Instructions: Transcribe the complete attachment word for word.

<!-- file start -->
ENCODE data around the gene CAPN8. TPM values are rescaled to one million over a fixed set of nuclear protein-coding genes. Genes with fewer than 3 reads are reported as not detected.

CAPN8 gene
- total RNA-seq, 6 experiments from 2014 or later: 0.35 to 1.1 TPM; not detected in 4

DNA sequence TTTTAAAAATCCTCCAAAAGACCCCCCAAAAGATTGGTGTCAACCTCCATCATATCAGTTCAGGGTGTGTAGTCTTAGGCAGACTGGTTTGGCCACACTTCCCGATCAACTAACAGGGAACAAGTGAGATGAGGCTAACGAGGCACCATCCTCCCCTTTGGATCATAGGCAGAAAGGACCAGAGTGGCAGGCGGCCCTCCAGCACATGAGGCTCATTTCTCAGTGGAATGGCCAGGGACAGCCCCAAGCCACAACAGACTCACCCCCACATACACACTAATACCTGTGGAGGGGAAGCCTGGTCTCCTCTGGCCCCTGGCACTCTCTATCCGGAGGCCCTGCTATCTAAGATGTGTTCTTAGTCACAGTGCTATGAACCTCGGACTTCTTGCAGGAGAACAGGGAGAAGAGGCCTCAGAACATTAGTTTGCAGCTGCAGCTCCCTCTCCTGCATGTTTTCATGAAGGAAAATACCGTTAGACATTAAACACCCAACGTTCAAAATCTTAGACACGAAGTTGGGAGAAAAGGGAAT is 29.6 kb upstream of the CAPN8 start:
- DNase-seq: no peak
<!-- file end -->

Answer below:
ENCODE data around the gene CAPN8. TPM values are rescaled to one million over a fixed set of nuclear protein-coding genes. Genes with fewer than 3 reads are reported as not detected.

CAPN8 gene
- total RNA-seq, 6 experiments from 2014 or later: 0.35 to 1.1 TPM; not detected in 4

DNA sequence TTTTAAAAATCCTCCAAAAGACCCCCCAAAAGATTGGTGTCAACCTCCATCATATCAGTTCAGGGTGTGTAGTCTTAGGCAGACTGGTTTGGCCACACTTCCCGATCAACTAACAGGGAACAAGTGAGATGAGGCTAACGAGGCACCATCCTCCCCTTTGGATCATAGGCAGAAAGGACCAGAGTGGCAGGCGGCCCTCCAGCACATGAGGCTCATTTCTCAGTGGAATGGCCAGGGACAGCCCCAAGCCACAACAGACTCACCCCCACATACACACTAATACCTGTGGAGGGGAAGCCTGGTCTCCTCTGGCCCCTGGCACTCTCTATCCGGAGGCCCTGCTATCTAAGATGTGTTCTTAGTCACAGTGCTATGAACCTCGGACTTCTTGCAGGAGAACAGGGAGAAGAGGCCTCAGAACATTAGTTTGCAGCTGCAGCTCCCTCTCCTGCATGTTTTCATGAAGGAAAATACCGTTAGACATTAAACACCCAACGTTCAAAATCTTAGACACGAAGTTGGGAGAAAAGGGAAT is 29.6 kb upstream of the CAPN8 start:
- DNase-seq: no peak